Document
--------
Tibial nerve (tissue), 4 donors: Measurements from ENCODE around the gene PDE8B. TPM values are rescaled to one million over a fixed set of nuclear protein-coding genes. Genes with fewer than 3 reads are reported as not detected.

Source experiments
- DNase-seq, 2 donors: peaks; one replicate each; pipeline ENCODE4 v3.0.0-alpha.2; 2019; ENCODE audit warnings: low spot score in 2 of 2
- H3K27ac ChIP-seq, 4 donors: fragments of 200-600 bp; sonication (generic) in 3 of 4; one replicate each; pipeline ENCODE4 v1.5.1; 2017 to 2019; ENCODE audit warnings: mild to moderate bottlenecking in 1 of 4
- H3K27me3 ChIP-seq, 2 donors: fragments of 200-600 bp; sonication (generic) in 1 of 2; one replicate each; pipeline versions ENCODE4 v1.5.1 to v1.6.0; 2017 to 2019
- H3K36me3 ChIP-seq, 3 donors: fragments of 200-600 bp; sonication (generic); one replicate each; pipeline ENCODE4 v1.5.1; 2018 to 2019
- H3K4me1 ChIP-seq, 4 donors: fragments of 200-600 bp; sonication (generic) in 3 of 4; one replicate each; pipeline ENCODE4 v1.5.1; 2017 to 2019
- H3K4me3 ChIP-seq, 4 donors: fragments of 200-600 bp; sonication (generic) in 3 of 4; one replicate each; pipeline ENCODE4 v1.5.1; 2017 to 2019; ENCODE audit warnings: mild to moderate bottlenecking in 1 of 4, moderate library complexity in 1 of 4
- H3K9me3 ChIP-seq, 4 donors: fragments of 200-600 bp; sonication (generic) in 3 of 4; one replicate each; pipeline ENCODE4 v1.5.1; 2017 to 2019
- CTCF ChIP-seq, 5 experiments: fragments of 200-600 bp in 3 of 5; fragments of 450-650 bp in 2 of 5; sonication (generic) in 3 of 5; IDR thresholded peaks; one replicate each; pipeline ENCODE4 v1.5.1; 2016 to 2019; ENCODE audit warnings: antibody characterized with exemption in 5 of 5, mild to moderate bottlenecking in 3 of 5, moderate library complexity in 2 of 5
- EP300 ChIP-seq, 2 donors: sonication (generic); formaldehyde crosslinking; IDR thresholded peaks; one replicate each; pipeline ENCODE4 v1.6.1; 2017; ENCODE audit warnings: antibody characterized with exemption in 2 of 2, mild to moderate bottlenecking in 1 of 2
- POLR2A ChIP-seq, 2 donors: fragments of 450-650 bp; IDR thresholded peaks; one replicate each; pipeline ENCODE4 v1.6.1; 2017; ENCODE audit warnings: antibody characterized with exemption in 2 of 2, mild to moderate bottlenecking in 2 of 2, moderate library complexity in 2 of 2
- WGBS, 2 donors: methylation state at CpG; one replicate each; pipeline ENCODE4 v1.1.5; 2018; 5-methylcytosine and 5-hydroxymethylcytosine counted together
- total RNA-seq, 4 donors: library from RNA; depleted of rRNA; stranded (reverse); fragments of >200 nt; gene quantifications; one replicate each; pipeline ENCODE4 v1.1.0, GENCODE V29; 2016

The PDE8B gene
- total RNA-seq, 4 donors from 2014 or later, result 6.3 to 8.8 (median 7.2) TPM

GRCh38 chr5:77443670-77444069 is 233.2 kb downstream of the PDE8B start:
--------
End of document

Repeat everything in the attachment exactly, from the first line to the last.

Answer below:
Tibial nerve (tissue), 4 donors: Measurements from ENCODE around the gene PDE8B. TPM values are rescaled to one million over a fixed set of nuclear protein-coding genes. Genes with fewer than 3 reads are reported as not detected.

Source experiments
- DNase-seq, 2 donors: peaks; one replicate each; pipeline ENCODE4 v3.0.0-alpha.2; 2019; ENCODE audit warnings: low spot score in 2 of 2
- H3K27ac ChIP-seq, 4 donors: fragments of 200-600 bp; sonication (generic) in 3 of 4; one replicate each; pipeline ENCODE4 v1.5.1; 2017 to 2019; ENCODE audit warnings: mild to moderate bottlenecking in 1 of 4
- H3K27me3 ChIP-seq, 2 donors: fragments of 200-600 bp; sonication (generic) in 1 of 2; one replicate each; pipeline versions ENCODE4 v1.5.1 to v1.6.0; 2017 to 2019
- H3K36me3 ChIP-seq, 3 donors: fragments of 200-600 bp; sonication (generic); one replicate each; pipeline ENCODE4 v1.5.1; 2018 to 2019
- H3K4me1 ChIP-seq, 4 donors: fragments of 200-600 bp; sonication (generic) in 3 of 4; one replicate each; pipeline ENCODE4 v1.5.1; 2017 to 2019
- H3K4me3 ChIP-seq, 4 donors: fragments of 200-600 bp; sonication (generic) in 3 of 4; one replicate each; pipeline ENCODE4 v1.5.1; 2017 to 2019; ENCODE audit warnings: mild to moderate bottlenecking in 1 of 4, moderate library complexity in 1 of 4
- H3K9me3 ChIP-seq, 4 donors: fragments of 200-600 bp; sonication (generic) in 3 of 4; one replicate each; pipeline ENCODE4 v1.5.1; 2017 to 2019
- CTCF ChIP-seq, 5 experiments: fragments of 200-600 bp in 3 of 5; fragments of 450-650 bp in 2 of 5; sonication (generic) in 3 of 5; IDR thresholded peaks; one replicate each; pipeline ENCODE4 v1.5.1; 2016 to 2019; ENCODE audit warnings: antibody characterized with exemption in 5 of 5, mild to moderate bottlenecking in 3 of 5, moderate library complexity in 2 of 5
- EP300 ChIP-seq, 2 donors: sonication (generic); formaldehyde crosslinking; IDR thresholded peaks; one replicate each; pipeline ENCODE4 v1.6.1; 2017; ENCODE audit warnings: antibody characterized with exemption in 2 of 2, mild to moderate bottlenecking in 1 of 2
- POLR2A ChIP-seq, 2 donors: fragments of 450-650 bp; IDR thresholded peaks; one replicate each; pipeline ENCODE4 v1.6.1; 2017; ENCODE audit warnings: antibody characterized with exemption in 2 of 2, mild to moderate bottlenecking in 2 of 2, moderate library complexity in 2 of 2
- WGBS, 2 donors: methylation state at CpG; one replicate each; pipeline ENCODE4 v1.1.5; 2018; 5-methylcytosine and 5-hydroxymethylcytosine counted together
- total RNA-seq, 4 donors: library from RNA; depleted of rRNA; stranded (reverse); fragments of >200 nt; gene quantifications; one replicate each; pipeline ENCODE4 v1.1.0, GENCODE V29; 2016

The PDE8B gene
- total RNA-seq, 4 donors from 2014 or later, result 6.3 to 8.8 (median 7.2) TPM

GRCh38 chr5:77443670-77444069 is 233.2 kb downstream of the PDE8B start: